Stark got the winning decision on 1.2 innings work with a run on three hits, two strikeouts and a walk. S.Jackson, one of three with that surname to pitch for WSU, took the loss on 0.2 innings with three hits and as many runs, a walk and strikeout. The real pitching standout for State was starter Kendall Graveman, the 2011 mid-week game star given a crack at rotation duty this season.
The righthander put in 6.1 innings with three hits, two runs, a walk and four strikeouts. "I thought Kendall was outstanding," Cohen said. "If you take away two at-bats and when they dump a single in leftfield, if he doesn't have those two sequences he's going to pitch a shutout through six. He was efficient, had so much movement, and got us some ground balls."
Graveman's third-inning troubles were self-induced by hitting one batter and walking another. With both bunted along, Blackham got that two-RBI knock into left. The Bulldogs had some early charity to thank too, though. In the bottom of the third Frazier reached on a walk, went first-to-third on a wild pitch by WS starter Tanner Chleborad, and came home on a passed ball.
Chleborad was able to turn the 2-1 lead over to lefthander B.Jackson for the sixth. It lasted two outs before Porter got around on a fastball and lined it over rightfield. In the seventh Ty Jackson put to Bulldogs on bases for S.Jackson to strand, this time. Lefthander Luis Pollorena entered in the WSU seventh with with a runner on second to stand him on fly balls to centerfield before giving the ball to Stark a hit and out into the eighth.
Bradford had three of State's ten base hits with the other seven divided among as many Dogs. Frazier scored twice, and all five MSU runs came from the first four in the order. The top two Cougar batters were also productive as Blackham and Monda had two hits each, with two RBI for the leadoff man and a run for Monda.
"Everybody is close together and we fight to the end," said Porter. "We were down in the sixth both games, and down in the eighth and found a way to come back." At least the Dogs did in the second game. But as frustrated as Cohen was over letting the middle-game get away in extra innings, the coach was big-picture satisfied with a split and how his team got to begin the season against quality competition.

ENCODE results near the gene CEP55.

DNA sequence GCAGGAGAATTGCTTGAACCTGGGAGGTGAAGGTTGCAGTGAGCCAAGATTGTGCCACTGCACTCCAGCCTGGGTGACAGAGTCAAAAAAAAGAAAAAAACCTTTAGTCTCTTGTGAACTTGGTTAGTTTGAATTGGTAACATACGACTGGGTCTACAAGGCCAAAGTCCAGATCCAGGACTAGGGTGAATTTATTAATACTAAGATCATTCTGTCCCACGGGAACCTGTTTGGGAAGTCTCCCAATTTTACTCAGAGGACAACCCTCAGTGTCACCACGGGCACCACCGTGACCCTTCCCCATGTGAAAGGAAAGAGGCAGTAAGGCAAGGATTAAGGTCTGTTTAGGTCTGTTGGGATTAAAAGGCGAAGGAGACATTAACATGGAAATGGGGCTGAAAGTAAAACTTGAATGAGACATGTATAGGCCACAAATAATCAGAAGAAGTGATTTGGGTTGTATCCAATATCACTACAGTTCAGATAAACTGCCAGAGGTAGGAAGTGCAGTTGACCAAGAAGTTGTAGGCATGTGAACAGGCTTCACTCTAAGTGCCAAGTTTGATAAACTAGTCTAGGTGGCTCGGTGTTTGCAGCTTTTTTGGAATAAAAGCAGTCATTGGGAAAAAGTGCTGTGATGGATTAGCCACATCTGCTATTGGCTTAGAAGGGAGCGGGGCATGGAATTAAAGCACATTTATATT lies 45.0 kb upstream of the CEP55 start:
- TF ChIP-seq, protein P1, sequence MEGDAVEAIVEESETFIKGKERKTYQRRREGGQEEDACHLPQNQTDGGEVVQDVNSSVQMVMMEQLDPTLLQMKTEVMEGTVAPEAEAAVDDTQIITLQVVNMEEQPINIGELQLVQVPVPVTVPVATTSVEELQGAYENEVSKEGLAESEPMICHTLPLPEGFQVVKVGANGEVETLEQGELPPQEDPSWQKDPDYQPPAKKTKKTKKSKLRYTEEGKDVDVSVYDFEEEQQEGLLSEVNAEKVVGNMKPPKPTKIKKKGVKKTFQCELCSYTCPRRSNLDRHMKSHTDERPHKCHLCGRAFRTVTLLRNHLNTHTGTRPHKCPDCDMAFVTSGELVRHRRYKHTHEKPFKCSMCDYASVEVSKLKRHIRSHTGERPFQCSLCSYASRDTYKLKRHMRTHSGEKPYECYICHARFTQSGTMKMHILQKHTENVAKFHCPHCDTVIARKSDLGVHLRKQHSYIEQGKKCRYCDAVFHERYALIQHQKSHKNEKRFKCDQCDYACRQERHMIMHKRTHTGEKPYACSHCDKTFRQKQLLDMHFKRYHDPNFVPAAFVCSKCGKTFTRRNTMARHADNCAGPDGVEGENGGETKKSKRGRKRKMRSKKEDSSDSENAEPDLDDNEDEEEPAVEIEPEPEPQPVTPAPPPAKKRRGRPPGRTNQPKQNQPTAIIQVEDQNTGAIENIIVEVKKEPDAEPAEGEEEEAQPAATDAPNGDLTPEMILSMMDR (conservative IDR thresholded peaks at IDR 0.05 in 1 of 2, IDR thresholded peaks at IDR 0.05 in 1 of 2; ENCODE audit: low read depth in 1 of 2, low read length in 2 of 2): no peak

"It was real important to me at this stage to play a very good Pac 12 team. They're a good club, they have a lot of poise and their lineup is going to be one of the best in the Pac 12. You can tell they're inexperienced on the mound." Or maybe not any longer after no less than ten Cougar moundsmen threw in the 22 innings; some of them for the third time in the series. Mississippi State won Friday's season opener 6-2.
"That's one of the better teams we've played to start off in a long time, or since I've been here," said Reed. He admitted disappointment in not getting the sweep that was within grasp given just one more timely hit or even a simple sacrifice fly in Sunday's first match. "But you have to move forward and get ready for Mississippi Valley and Kansas when they come in."
That will be next weekend as State plays both visitors twice. The Bulldogs have a single Friday game with Kansas at 6:30; take on Valley at noon and Kansas again at 4:00 Saturday; and finish with the Delta Devils at 2:30 Sunday. Cohen hopes to use the second weekend to get more players on the field in more positions, as well as get other catchers involved after Slauter worked all three games behind the plate. Having to ride Reed so long in game-two didn't allow freshmen Jacob Lindgren or Brandon Woodruff chances to pitch, something the staff has in mind ASAP.
The Bulldogs have a day off before resuming practices as well as preparing for the weekend.